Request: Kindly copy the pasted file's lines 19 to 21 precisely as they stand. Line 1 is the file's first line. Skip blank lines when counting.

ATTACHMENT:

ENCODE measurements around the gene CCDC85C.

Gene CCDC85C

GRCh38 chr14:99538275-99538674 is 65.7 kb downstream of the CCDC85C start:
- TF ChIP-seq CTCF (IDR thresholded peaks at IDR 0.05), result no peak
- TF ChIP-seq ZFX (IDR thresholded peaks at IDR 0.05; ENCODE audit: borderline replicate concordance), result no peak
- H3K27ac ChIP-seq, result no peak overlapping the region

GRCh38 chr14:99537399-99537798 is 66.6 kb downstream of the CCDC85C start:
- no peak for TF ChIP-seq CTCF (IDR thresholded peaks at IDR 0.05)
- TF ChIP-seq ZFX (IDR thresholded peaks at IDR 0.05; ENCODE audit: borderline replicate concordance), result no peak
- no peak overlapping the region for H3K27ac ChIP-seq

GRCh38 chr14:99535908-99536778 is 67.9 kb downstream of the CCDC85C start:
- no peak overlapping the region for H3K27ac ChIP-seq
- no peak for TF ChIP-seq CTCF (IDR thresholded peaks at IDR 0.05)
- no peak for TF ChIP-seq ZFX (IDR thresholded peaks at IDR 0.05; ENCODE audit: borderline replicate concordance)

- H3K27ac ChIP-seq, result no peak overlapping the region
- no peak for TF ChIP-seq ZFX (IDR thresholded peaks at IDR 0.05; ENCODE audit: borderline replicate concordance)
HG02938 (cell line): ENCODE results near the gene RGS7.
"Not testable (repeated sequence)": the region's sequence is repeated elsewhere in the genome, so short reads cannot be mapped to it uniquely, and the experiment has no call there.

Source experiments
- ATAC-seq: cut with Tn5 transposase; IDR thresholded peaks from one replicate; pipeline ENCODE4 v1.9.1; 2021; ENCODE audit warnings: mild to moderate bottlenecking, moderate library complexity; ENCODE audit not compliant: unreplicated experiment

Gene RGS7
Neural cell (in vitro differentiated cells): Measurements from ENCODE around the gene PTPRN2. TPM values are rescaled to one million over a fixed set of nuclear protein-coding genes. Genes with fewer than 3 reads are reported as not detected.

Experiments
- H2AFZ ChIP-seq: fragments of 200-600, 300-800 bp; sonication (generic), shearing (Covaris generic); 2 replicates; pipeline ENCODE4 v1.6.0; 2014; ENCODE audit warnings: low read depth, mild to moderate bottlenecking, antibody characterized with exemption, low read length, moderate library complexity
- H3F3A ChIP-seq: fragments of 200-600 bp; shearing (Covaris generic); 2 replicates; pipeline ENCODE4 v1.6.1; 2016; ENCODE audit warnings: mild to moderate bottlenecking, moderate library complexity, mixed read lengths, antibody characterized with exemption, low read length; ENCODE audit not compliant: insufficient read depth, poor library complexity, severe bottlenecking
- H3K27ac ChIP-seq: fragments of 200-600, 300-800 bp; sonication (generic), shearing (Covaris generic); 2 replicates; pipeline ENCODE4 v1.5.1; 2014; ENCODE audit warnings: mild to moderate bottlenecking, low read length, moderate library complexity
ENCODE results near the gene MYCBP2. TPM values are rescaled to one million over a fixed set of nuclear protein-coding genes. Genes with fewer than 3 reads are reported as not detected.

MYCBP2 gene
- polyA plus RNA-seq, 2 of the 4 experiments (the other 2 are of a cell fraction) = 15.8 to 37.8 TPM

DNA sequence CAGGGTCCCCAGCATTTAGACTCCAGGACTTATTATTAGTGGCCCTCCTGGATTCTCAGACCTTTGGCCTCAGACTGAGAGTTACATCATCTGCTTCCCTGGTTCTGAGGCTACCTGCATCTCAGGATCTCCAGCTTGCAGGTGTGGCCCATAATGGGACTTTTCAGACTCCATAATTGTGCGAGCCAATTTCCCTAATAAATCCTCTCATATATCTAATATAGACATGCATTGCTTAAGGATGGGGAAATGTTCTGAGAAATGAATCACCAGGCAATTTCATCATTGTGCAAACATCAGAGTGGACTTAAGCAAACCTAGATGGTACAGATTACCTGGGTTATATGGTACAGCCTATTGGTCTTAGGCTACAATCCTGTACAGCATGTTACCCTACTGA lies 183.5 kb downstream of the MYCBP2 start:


Source experiments
- ATAC-seq: cut with Tn5 transposase; IDR thresholded peaks from one replicate; pipeline ENCODE4 v1.9.1; 2021; ENCODE audit warnings: mild to moderate bottlenecking, moderate library complexity; ENCODE audit not compliant: unreplicated experiment

Gene RGS7